I am so sorry GNAT, I thought of you too! I hope in the future she will choose her words more carefully just out of sensitivity. For anyone facing child bearing issues these little things sting even when they are not meant to; I have made my peace with my own situation – grudgingly, because as my doctor told me as I kept struggling with a chronic illness and railing against the miserable drugs they were giving me, at least I was fortunate enough to have one. Yes, we had wanted more, yes we would have dearly loved more, but it was not meant to be.

        I cannot help but admire the graceful way in which ladies like GNAT handle it on a daily basis. My hat is off to you!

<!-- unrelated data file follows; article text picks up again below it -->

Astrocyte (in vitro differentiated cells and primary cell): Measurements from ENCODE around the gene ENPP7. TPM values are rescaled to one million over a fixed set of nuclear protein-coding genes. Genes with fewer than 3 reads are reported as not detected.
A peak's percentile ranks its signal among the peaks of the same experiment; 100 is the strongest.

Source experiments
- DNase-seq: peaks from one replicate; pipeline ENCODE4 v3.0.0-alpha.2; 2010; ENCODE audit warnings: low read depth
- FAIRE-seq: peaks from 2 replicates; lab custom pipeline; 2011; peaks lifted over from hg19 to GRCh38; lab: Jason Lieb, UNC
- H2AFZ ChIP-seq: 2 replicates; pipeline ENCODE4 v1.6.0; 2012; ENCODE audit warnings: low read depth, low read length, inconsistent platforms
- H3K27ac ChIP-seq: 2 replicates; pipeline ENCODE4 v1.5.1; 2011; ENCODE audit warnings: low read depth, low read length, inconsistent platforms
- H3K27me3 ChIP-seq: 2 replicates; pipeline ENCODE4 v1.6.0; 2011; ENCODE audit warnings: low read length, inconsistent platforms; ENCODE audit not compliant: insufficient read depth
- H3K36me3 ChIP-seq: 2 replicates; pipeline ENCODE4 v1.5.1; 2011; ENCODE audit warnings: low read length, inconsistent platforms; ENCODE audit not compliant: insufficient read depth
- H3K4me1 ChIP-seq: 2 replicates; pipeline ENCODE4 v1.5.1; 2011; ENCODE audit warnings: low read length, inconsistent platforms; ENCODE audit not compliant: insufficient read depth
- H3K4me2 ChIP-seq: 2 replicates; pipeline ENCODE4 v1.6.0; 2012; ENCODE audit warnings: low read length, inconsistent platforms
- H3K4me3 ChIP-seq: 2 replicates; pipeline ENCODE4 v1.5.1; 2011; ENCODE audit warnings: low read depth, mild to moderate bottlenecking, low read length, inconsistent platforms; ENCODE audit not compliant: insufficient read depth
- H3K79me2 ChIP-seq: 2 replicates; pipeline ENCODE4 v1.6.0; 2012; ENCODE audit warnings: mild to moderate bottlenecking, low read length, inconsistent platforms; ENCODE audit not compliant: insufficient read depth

• NUTBALLS says:

        GNAT, I don’t know your story, but I’m sorry to hear that you’ve experienced this kind of pain. I know from my dear friends who have been there that normal, everyday innocuous things will prick their hearts of their unfulfilled desire.

        I don’t know Salma’s backstory here, if she wanted children when she was younger and struggled with infertility or just expressing the sadness of close friends going through it. Regardless, I agree with you that she doesn’t need to issue a disclaimer “for those who desire children” before the statement.

        It irks me that women (more than men) are so quick to take the worst interpretation of someone’s statement, when it was likely stated out of an awareness of the real pain of desiring children and not having them or being able to have more of them.

    • perplexed says: